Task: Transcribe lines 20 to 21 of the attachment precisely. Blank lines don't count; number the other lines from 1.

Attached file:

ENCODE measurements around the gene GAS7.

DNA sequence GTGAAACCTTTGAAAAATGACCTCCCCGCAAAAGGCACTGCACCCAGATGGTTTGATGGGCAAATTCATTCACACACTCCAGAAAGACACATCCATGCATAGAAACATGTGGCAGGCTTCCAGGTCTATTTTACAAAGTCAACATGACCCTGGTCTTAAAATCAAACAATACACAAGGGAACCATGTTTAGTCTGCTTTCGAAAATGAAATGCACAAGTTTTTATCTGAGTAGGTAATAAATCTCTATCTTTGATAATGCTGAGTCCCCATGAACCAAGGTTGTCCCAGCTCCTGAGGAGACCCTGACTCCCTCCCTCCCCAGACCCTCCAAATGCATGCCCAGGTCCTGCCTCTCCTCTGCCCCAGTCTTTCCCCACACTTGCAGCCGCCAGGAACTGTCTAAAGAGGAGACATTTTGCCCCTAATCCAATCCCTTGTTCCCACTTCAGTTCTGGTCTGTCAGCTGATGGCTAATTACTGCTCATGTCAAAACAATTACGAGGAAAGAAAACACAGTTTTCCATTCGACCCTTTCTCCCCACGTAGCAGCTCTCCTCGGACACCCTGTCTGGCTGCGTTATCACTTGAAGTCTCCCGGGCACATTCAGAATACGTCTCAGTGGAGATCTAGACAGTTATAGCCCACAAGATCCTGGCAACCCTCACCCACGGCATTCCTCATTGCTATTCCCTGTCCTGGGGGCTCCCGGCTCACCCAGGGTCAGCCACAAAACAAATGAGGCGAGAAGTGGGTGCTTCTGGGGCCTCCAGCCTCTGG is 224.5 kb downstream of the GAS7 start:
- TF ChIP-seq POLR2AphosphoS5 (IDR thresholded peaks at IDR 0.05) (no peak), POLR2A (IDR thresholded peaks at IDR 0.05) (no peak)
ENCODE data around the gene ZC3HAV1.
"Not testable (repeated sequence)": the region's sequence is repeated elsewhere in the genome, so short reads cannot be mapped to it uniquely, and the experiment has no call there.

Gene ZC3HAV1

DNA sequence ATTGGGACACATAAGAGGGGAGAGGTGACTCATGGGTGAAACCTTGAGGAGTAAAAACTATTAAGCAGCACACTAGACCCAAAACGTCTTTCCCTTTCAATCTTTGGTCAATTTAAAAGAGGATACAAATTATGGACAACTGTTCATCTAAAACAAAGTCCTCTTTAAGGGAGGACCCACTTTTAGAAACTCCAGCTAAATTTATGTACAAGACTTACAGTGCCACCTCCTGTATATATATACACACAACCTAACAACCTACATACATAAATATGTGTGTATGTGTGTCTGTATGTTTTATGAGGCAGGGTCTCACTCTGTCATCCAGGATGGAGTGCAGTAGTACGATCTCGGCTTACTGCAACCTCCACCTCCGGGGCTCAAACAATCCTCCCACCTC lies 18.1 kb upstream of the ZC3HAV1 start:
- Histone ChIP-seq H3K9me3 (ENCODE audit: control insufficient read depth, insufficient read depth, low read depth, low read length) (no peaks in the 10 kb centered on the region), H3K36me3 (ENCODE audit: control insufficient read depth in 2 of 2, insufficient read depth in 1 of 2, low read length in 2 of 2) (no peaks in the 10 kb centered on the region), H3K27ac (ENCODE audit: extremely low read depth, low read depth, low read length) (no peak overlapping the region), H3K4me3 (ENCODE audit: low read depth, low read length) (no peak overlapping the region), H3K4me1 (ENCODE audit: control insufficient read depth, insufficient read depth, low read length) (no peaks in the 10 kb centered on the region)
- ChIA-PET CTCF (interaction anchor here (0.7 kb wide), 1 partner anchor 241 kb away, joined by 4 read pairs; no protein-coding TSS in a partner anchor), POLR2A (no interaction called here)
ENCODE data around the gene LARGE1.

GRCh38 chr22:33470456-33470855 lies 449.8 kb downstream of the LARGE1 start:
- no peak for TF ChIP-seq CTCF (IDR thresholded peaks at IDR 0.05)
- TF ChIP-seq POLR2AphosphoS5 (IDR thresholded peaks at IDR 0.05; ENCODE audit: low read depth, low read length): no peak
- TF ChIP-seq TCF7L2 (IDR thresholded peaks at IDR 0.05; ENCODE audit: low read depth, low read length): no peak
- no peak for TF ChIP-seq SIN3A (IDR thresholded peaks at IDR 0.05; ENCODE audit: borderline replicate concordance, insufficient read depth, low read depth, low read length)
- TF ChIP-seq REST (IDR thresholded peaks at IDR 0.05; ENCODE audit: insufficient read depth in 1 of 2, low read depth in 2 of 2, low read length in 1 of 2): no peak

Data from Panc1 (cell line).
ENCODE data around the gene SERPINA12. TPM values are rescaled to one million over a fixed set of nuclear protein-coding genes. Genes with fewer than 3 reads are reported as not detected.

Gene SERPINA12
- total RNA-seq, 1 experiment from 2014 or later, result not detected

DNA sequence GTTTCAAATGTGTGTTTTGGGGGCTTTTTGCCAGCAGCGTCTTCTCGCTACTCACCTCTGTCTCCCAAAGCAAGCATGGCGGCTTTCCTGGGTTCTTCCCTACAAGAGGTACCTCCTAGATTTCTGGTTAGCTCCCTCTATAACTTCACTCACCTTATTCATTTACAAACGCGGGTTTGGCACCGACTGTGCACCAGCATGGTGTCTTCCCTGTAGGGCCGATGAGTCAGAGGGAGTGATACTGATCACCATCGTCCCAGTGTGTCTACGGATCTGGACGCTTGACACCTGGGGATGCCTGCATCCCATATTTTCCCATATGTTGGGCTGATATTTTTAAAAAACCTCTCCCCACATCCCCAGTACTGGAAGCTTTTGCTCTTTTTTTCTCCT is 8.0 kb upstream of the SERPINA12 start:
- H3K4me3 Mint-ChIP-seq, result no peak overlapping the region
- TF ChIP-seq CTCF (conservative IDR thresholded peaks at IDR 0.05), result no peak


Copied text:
- total RNA-seq, 1 experiment from 2014 or later, result not detected

DNA sequence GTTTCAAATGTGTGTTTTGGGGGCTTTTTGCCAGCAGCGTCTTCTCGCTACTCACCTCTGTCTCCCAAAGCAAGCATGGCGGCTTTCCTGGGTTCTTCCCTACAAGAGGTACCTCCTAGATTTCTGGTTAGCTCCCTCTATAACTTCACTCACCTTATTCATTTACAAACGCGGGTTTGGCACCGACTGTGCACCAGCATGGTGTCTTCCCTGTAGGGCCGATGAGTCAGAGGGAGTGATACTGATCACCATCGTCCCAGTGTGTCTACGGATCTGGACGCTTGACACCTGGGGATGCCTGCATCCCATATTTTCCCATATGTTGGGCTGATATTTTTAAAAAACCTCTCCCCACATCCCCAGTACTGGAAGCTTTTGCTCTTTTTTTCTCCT is 8.0 kb upstream of the SERPINA12 start: